And so much of the day I grappled with it. And then later in the day I talked with a member of our congregation. He was part of meal the day before that had been pulled together by some folks in our congregation. There were people in our congregation who were there (some who live close by and some who don't) there were people in our neighborhood who were at this meal (some who come to worship at Broadway and some who don't) and all were there to celebrate a young man, a literal neighbor to our church, who worships at another church. At the meal people were invited to go around the table and offer a word of thanksgiving and celebration for what they see in this young man. This young man who received a letter from his first high school (he is at his second one - he is a junior) saying (literally) that he would never achieve anything - that he would never be able to drive a car, or get a job at McDonalds and the school would be happy to go ahead and give him his "certificate of completion" (this was in his freshman year!) - because it would be a waste of time for both the school and him to continue. The meal was occasioned in part because this young man had won a scholarship at Broadway to invest in some area of gift or talent in his life. The people at the table gave him their blessings (to remind him of the blessings that fill his life). His grandmother was there. His aunt. His younger brother. Friends from the church who had been involved with him. A tutor from the school next door to where he goes to school who lends a hand with his homework. After they all spoke, he spoke - he thanked them all for being there...and he talked about how surprised he was to hear these words - to hear these words of celebration and thanksgiving (shame on us - that he was surprised by this). The report I got was that as he expressed his gratitude - and his growing awareness of his gifts as witnessed to by those gathered at table with him, the tears flowed. At the end of the meal the young man was asked to name what kind of support he could use from those gathered around. And then everyone went around again and told what they would offer to him. Beautiful. The one who reported to me told me that several people around the table said "I need to do this with all the young people I know." And what I thought was "what's stopping you?" and "why just the young people you know?"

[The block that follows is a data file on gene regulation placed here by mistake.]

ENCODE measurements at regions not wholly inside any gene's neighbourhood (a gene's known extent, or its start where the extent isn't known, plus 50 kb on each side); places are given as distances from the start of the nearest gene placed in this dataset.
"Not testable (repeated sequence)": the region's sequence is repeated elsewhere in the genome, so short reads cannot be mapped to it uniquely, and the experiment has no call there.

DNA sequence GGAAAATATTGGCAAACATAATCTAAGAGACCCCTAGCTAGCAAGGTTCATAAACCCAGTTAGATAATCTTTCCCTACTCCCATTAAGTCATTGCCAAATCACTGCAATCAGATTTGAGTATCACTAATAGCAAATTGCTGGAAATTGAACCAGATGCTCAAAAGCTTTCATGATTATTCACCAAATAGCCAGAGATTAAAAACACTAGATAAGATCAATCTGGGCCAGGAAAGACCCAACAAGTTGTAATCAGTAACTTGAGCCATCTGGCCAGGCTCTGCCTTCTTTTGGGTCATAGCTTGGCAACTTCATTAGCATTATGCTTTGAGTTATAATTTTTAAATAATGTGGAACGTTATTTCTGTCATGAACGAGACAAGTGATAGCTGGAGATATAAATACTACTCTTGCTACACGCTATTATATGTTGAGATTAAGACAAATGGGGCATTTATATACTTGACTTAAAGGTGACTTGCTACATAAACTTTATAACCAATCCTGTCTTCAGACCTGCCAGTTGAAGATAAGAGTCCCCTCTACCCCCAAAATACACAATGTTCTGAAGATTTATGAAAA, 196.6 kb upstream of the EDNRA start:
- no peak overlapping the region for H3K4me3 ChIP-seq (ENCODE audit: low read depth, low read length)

A day that began in pain and frustration - gave way to hope for me. Hope that while so many of our leaders are spending their time fiddling and in fiddle battles with others - there are people on the ground, reaching out and bearing witness to God's goodness all around us. I hope we can play a small part in shining our light on that goodness. And that it may increase. That's what I'm working on. That's what I'm thinking about this Martin Luther King, Jr. Day.